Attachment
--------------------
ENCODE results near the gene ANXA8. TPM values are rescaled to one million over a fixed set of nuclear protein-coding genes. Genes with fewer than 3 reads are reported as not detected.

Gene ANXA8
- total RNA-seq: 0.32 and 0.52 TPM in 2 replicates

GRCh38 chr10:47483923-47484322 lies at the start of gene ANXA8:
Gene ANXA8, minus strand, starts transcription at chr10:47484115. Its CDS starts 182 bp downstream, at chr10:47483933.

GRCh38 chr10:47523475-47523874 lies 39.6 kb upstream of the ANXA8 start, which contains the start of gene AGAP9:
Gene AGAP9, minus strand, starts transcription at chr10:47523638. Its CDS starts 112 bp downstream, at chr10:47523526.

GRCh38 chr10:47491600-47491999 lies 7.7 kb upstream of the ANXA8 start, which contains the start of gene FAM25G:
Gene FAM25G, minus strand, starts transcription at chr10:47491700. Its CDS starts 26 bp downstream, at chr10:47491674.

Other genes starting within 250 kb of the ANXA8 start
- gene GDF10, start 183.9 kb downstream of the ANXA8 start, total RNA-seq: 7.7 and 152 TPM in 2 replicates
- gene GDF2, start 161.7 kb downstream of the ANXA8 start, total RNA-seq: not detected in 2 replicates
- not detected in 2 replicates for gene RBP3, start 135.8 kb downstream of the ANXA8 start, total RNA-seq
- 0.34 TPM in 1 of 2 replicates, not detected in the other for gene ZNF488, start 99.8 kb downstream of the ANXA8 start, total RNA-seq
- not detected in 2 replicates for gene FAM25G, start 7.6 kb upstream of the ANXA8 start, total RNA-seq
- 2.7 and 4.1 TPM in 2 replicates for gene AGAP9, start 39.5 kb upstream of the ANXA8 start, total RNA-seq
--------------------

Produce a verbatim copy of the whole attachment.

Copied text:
ENCODE results near the gene ANXA8. TPM values are rescaled to one million over a fixed set of nuclear protein-coding genes. Genes with fewer than 3 reads are reported as not detected.

Gene ANXA8
- total RNA-seq: 0.32 and 0.52 TPM in 2 replicates

GRCh38 chr10:47483923-47484322 lies at the start of gene ANXA8:
Gene ANXA8, minus strand, starts transcription at chr10:47484115. Its CDS starts 182 bp downstream, at chr10:47483933.

GRCh38 chr10:47523475-47523874 lies 39.6 kb upstream of the ANXA8 start, which contains the start of gene AGAP9:
Gene AGAP9, minus strand, starts transcription at chr10:47523638. Its CDS starts 112 bp downstream, at chr10:47523526.

GRCh38 chr10:47491600-47491999 lies 7.7 kb upstream of the ANXA8 start, which contains the start of gene FAM25G:
Gene FAM25G, minus strand, starts transcription at chr10:47491700. Its CDS starts 26 bp downstream, at chr10:47491674.

Other genes starting within 250 kb of the ANXA8 start
- gene GDF10, start 183.9 kb downstream of the ANXA8 start, total RNA-seq: 7.7 and 152 TPM in 2 replicates
- gene GDF2, start 161.7 kb downstream of the ANXA8 start, total RNA-seq: not detected in 2 replicates
- not detected in 2 replicates for gene RBP3, start 135.8 kb downstream of the ANXA8 start, total RNA-seq
- 0.34 TPM in 1 of 2 replicates, not detected in the other for gene ZNF488, start 99.8 kb downstream of the ANXA8 start, total RNA-seq
- not detected in 2 replicates for gene FAM25G, start 7.6 kb upstream of the ANXA8 start, total RNA-seq
- 2.7 and 4.1 TPM in 2 replicates for gene AGAP9, start 39.5 kb upstream of the ANXA8 start, total RNA-seq